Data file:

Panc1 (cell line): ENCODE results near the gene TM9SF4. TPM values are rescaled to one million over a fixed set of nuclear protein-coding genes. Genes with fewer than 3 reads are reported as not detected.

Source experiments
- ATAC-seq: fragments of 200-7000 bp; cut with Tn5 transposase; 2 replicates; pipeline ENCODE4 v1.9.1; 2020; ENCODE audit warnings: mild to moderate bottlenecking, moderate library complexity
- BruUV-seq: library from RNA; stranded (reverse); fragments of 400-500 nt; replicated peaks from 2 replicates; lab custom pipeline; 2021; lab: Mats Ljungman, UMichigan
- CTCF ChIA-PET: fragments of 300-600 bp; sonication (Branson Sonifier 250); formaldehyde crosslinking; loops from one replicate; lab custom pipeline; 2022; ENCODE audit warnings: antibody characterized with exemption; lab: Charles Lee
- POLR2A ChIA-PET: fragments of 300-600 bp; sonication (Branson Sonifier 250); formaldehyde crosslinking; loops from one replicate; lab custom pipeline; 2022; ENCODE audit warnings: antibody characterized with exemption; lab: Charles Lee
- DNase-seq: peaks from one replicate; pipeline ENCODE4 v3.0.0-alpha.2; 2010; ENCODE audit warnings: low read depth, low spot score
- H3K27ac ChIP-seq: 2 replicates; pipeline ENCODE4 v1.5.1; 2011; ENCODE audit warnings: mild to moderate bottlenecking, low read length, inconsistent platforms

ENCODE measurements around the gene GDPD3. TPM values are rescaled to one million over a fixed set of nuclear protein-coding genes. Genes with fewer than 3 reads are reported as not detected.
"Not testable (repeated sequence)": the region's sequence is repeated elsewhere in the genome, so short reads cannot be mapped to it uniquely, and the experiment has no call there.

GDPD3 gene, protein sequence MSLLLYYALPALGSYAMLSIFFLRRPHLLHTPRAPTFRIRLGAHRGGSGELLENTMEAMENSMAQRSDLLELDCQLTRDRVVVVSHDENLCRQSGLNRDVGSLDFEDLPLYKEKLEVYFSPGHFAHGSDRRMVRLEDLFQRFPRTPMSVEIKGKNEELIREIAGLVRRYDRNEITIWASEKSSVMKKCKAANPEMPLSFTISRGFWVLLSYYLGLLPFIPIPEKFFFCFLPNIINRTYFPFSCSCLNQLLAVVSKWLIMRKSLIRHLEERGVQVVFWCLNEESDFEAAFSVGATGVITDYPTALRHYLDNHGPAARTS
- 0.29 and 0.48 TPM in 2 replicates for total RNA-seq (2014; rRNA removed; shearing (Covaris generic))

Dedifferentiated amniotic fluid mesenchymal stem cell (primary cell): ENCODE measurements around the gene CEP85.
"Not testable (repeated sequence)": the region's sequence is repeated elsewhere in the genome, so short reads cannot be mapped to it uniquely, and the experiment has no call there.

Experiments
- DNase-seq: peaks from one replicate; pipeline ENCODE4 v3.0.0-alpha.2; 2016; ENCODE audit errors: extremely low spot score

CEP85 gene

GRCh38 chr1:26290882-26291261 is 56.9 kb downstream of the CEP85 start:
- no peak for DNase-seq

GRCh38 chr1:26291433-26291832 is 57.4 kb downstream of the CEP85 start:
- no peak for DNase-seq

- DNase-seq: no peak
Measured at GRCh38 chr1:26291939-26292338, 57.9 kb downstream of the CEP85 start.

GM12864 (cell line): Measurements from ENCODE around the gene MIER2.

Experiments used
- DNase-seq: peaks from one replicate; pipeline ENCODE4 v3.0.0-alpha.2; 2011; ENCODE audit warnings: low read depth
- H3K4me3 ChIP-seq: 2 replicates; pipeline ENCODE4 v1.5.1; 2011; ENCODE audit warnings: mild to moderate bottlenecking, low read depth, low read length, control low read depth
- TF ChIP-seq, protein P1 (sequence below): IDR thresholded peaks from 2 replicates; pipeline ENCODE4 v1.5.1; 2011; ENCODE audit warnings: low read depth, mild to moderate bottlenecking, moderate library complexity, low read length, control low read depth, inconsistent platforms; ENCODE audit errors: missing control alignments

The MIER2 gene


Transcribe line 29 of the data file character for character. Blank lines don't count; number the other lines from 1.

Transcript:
The MIER2 gene